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The role of biography in the development of administrators : a critical appraisal

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Winkler, Colin Bruce (1985) The role of biography in the development of administrators : a critical appraisal. Research Master thesis, University of Tasmania.

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Abstract

The central concern of this thesis is to explore the role of biography in the post-experience development of administrators. To this end the thesis uses a case study approach to examine the use of biography in the Administrative Staff Colleges of Britain and Australia, the case material then forming a methodological spring-board for a prospective study of alternative approaches.
The use of biography toward educational ends has its roots in classical antiquity, but its evolution has been strongly influenced by the fluctuating status of the individual in social thought and science, and it was perhaps not entirely coincidental that biography appeared in its first major institutional setting at a time when the individual was experiencing something of a revival as an object of legitimate concern.
In this pioneering use of biography, the Administrative Staff College at Henley-on-Thames adopted the generalized study of past lives as a catalyst in the process of administrative socialization, an approach which was later replicated in its Australian counterpart at Mount Eliza. From their inception in 1948 and 1957 respectively, both Colleges maintained this generalized approach rather than adapting to their biographies any of the previous or subsequent developments in applied biography. This was atypical of the Colleges which were generally responsive not only to changing priorities in
the development of administrators but also to pedagogical innovations. Accordingly, the extent to which their biographies meshed with the overall pattern of their programmes progressively diminished: at Henley the biographies gradually became absorbed in an attenuated form within other elements of the course; at Mount Eliza they ultimately succumbed to the effects of that College's response to changing administrative needs.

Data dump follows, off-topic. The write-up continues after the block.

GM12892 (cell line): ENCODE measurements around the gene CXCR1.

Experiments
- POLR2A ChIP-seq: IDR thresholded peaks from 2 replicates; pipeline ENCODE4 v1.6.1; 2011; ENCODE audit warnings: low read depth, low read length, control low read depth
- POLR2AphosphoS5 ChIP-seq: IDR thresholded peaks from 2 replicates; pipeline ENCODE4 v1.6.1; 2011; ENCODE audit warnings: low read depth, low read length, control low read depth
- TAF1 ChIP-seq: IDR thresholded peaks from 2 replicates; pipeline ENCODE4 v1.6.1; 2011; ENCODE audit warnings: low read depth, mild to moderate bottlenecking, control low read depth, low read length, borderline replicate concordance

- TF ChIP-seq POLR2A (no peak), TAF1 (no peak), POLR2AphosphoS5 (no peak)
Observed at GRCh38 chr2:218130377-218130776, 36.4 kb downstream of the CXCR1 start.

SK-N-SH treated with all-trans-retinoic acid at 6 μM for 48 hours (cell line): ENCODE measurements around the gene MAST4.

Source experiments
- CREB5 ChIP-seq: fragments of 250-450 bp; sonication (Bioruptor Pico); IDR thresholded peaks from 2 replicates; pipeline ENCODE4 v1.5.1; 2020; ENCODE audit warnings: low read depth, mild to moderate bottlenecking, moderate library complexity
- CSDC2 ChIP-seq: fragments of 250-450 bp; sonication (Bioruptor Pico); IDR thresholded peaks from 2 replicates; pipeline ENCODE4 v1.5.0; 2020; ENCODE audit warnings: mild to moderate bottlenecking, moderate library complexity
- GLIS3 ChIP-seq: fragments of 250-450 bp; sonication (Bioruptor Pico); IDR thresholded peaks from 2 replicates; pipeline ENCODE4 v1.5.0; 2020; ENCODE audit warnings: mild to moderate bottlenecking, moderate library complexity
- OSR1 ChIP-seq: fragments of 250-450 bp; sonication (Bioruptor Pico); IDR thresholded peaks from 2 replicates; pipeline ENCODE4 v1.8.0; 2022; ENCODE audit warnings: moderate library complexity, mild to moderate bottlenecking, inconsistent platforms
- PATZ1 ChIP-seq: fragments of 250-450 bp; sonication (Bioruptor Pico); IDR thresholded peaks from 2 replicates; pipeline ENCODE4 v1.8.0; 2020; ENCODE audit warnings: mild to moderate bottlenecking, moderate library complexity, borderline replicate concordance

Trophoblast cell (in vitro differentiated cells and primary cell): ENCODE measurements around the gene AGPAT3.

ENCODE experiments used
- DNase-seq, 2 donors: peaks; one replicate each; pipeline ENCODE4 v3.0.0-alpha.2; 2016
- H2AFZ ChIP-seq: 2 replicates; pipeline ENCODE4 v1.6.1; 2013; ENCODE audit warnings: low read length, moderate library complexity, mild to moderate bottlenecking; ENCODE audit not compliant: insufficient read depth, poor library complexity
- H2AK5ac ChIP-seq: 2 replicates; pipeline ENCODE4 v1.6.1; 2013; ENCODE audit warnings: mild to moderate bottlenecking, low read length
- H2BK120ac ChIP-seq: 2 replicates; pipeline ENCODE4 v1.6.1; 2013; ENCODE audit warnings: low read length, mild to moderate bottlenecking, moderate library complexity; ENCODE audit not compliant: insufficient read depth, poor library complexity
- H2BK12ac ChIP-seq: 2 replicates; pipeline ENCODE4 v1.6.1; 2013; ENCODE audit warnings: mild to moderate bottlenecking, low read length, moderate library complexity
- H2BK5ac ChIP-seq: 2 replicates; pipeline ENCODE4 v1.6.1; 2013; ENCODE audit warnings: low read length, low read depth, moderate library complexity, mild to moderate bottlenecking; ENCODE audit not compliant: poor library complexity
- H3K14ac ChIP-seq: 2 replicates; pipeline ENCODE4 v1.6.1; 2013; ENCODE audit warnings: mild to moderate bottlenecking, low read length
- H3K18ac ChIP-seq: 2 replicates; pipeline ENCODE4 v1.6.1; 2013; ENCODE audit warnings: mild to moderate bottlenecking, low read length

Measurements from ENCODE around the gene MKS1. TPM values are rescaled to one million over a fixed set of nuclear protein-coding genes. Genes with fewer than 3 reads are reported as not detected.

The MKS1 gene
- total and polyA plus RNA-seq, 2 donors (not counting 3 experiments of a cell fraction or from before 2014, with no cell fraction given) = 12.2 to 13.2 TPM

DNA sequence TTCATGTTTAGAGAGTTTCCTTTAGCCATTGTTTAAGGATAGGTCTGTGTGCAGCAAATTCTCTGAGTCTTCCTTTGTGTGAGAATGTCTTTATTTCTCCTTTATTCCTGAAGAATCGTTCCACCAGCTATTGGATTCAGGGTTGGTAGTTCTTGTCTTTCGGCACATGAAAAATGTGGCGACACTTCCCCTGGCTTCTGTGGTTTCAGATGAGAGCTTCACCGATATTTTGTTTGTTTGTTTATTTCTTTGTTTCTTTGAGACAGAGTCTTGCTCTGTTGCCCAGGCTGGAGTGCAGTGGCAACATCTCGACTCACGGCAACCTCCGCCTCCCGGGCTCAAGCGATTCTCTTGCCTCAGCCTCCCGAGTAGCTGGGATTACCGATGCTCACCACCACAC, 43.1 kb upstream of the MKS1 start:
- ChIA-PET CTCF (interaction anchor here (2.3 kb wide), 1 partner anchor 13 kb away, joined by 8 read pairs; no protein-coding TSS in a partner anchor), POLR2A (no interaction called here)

The case studies not only reveal the need for a theoretical underpinning and for an approach which is sufficiently flexible to meet changing needs, but also highlight the opportunities presented by biography as a means to programme integration and in facilitating the organization of experience which gives an overall clarity to life as an administrator.
In developing alternative approaches to the use of biography in the post-experience development of administrators, the thesis draws upon both the case material and the literature of a number of disciplines. From generating a set of prescriptive criteria
to serve as a paradigm for this application of biography, the thesis turns to an exploration of the first of the alternative approaches, using administrative style as a conceptual base. After mapping the various perspectives on style, the thesis develops guidelines for, and an illustration of, the application of the concept. The second of the alternative approaches is an amalgam of the intuitive method of personalistic psychology with an analytical framework. The thesis discusses the theoretical underpinning of this approach and illustrates how it may be applied.
The overall conclusion drawn by the thesis is that biography not only can but should play an integral role in the post-experience development of administrators.
To paraphrase Lasswell: administration without biography is a form of taxidermy.

Item Type: Thesis (Research Master)
Keywords: Biography, Management
Copyright Holders: The Author
Copyright Information:

Copyright 1985 the Author - The University is continuing to endeavour to trace the copyright owner(s) and in the meantime this item has been reproduced here in good faith. We would be pleased to hear from the copyright owner(s).

Additional Information:

Thesis (M.A.)--University of Tasmania, 1986. Bibliography: leaves 251-263

Date Deposited: 04 Feb 2015 23:39
Last Modified: 11 Mar 2016 05:56
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